Beck01, Wolfgang wrote:
>Alexey Melnikov wrote:
>>General comments on the document:
>>1). sections 3.1 and 3.2 are too complex to follow, because
>>they allow for so many different modes of operations: nonce
>>generated on the RADIUS client or the RADIUS server, hash is
>>calculated on the RADIUS client or the RADIUS server, etc. I
>>understand why the document is trying to be so flexible, but
>>the text suffers as the result. I would suggest to separately
>>talk about scenarios described in sections 1.3.1 and 1.3.2.
>This would introduce some redundancy. A developer implementing
>the draft for both modes would have to join those sections anyway.
See also my comment about examples for both scenarios.
>>2). everywhere in section 4: all references to "without
>>quotes" has to be replaced with "unquoted" or similar.
>>"Without quotes" can be interpreted as just blindly removing
>>the surrounding quote characters, however many attribute
>>values are allowed to contain quoted (escaped) "\" and <">,
>>so just removing the quotes will not produce proper result.
>Blindly removing the surrounding quotes is exactly
>what was meant. quoted-string is used to allow characters
>that would break the HTTP syntax. This is not relevant for RADIUS,
>as we have TLV. (Un-)Escaping the actual value would not save very
>much space (I'd guess that escapes are rare) but complicate the
I think you are missing the point. Unescaping is not an optional HTTP
feature. An HTTP Digest username can contain "\" or <"> characters. They
must be escaped as per HTTP quoted string syntax. For example if you
have a username 'domain\user' it will be represented in HTTP Digest as
"domain\\user". If a naive implementation just strips the quotes it will
end up with 2 slashes and not 1, which will lead to digest verification
This comment applies to at least to username, realm, nonce and cnonce.
>>3). It would be nice to see examples of both scenario 1 and 2
>>in the document. I think it will clean up a lot of confusion.
>What's wrong with message flow given in 1.3.1 figure 2?
The message flow is fine, but there are so many optional RADIUS options
that a regular reader will be easily lost. An additional example can
also help verify that your description is actually correct. I had to
reread section 3.1 multiple times to understand how it relates to the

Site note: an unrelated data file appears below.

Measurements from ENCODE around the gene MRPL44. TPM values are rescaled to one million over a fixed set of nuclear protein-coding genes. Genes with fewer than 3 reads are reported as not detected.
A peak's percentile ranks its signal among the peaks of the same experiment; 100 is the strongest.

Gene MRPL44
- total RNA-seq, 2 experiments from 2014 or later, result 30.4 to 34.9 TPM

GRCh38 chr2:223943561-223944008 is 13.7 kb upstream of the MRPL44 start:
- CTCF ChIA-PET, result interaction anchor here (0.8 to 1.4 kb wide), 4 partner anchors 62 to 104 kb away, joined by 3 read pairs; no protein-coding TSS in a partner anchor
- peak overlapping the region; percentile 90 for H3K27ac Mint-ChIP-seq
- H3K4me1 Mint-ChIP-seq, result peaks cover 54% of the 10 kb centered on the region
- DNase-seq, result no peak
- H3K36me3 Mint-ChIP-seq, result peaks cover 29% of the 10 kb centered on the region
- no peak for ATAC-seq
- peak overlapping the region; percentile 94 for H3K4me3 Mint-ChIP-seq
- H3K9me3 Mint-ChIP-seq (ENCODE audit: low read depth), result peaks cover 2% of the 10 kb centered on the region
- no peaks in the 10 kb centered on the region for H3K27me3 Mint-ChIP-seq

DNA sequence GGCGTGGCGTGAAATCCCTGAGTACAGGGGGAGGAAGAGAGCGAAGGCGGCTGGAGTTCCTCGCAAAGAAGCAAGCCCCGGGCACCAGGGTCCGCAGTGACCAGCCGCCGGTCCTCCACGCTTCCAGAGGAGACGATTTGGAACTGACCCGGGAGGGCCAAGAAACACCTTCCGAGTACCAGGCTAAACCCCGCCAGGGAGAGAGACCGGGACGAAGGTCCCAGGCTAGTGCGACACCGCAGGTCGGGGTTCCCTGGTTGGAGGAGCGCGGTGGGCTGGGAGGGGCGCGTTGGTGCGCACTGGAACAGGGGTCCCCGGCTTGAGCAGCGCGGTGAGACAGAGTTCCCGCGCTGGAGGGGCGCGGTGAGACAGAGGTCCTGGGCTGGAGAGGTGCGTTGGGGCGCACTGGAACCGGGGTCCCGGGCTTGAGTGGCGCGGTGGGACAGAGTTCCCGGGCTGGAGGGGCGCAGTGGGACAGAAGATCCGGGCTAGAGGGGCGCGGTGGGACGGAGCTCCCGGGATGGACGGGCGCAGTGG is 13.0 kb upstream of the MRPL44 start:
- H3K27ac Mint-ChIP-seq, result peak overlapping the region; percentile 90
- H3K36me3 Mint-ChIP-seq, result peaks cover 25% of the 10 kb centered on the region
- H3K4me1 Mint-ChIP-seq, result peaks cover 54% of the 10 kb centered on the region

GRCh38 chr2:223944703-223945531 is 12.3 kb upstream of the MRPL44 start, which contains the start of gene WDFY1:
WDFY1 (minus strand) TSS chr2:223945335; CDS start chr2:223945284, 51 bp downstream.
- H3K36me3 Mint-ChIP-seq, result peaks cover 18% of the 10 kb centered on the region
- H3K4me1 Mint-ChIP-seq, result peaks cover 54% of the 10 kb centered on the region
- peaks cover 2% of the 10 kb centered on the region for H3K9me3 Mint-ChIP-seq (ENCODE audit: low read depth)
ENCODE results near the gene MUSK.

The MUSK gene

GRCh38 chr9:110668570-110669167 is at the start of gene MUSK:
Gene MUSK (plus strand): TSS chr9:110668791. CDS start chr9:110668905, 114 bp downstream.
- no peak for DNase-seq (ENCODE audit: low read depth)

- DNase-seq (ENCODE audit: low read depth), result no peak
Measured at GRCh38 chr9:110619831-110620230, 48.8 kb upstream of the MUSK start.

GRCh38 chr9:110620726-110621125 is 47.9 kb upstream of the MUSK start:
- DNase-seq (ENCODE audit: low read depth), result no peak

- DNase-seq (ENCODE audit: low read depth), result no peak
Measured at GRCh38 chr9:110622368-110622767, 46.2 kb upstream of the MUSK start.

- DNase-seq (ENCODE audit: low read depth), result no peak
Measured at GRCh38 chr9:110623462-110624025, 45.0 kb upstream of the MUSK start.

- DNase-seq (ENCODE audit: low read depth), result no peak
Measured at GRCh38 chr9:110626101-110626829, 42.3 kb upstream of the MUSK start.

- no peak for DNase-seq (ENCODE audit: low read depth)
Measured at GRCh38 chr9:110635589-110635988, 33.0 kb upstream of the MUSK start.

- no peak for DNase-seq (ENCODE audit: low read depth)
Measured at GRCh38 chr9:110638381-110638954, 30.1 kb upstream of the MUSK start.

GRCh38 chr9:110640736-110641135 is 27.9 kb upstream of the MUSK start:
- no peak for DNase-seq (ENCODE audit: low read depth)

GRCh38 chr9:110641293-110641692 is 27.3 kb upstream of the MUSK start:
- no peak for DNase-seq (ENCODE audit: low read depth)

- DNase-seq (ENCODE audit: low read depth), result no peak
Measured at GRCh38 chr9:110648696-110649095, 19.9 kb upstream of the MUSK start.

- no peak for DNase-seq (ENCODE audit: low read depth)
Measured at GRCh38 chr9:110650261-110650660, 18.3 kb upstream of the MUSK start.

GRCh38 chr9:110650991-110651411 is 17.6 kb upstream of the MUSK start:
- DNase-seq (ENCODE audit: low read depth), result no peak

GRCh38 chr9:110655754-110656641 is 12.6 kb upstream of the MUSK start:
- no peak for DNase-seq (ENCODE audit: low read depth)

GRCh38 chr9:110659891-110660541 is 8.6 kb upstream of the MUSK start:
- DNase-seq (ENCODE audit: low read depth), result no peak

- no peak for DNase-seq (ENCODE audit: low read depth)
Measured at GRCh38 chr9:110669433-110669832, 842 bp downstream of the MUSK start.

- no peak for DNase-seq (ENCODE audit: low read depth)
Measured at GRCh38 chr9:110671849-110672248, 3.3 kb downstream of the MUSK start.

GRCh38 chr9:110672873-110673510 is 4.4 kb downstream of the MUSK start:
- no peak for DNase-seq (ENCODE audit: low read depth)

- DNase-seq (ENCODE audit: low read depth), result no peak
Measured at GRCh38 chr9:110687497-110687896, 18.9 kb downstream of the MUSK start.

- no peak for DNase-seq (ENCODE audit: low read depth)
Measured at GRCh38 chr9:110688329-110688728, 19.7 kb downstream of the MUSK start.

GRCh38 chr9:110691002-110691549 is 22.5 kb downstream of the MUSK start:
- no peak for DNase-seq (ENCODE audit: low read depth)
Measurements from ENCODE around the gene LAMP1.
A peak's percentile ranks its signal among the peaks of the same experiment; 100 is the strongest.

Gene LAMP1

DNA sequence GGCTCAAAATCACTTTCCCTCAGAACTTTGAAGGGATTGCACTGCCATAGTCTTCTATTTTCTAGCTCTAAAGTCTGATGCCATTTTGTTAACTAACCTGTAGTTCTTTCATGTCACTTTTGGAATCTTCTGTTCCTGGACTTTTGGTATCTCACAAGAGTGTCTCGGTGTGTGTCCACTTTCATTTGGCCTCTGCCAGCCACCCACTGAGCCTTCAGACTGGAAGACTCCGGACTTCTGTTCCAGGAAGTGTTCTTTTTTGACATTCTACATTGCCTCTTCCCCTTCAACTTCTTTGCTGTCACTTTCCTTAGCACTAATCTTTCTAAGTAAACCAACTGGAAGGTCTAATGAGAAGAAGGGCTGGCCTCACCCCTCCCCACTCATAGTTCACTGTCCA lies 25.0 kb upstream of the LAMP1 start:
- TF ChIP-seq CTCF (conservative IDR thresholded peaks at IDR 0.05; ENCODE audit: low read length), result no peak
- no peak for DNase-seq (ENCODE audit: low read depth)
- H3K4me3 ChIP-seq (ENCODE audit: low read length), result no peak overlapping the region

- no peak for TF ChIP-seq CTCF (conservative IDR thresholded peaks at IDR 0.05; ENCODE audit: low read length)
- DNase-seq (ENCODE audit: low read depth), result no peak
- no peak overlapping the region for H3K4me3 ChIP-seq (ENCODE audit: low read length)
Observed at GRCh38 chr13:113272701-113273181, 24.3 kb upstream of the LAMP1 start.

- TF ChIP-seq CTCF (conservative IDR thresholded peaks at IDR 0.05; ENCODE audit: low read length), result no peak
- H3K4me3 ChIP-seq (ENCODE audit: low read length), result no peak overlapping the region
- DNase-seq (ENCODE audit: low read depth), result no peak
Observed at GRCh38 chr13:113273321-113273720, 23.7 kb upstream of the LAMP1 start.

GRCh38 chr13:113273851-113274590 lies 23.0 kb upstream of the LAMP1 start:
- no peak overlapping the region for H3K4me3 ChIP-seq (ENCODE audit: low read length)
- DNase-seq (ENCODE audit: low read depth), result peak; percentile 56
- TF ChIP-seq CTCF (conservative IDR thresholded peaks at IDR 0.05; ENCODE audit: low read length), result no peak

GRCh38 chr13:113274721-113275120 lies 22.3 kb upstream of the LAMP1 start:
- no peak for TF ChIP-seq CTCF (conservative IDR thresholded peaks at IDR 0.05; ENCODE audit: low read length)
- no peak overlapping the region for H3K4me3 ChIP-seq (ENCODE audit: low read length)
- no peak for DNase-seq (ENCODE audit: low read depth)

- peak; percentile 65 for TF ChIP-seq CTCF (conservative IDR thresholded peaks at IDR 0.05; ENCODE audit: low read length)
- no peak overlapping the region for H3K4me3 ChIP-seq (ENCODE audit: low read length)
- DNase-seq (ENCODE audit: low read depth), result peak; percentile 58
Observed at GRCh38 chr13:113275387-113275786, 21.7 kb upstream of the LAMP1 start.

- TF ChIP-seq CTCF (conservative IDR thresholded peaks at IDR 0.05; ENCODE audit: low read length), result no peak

>> > If the RADIUS client recognizes the nonce or does not generate
>> > nonces,
>>Regarding "does not generate nonces" case - does this
>>paragraph talk about scenario 2 step 2, or scenario 2 step 6?
>>I think the latter, but the text is no clear.
>The paragraph talks about the handling of an HTTP-style request
>containing an Authorization header. Scenario 2 Step 2 follows an
>HTTP-style request without an Authorization header. Is this really
IMHO, if somebody is reading the document for the first time, it might
be confusing a bit.
One way to address that is to move the discussion of nonce generation
(which is later in the same section) to the front of the section.
>> >3.2. RADIUS Server Behavior
>> > A RADIUS server MUST check if the RADIUS client is authorized to
>> > serve users of the realm mentioned in the Digest-Realm attribute.
>> > the RADIUS client is not authorized, the RADIUS server MUST send an
>> > Access-Reject. The RADIUS server SHOULD log the event so as to
>> > notify the operator, and MAY take additional action such as sending
>> > an Access-Reject in response to all future requests from this
>> > until this behavior is reset by management action.
>>If the server follow the last MAY, this can be used by DOS
>>attacks, so I think this should be pointed out.
>In this paragraph or in the Security Considerations section?
In this section.
>> > If the RADIUS server does not accept the nonce received in an
>> > Request packet but authentication was successful,
>>Does the server always have to check that the authentication
>>was successful before reporting nonce mismatch? Are there any
>This is defined in RfC 2617.
>If the HTTP-style client receives
>a 'stale' directive, it does not need to prompt the user for the
My question was if nonce verification should be done before or after
client response verification. (I don't know the answer.)
>> > the RADIUS server
>> > MUST send an Access-Challenge packet containing a Digest-Stale
>> > attribute set to 'true' (without quotes). The RADIUS server MUST
>> > Message-Authenticator (see [RFC3579]), Digest-Nonce, Digest-Realm,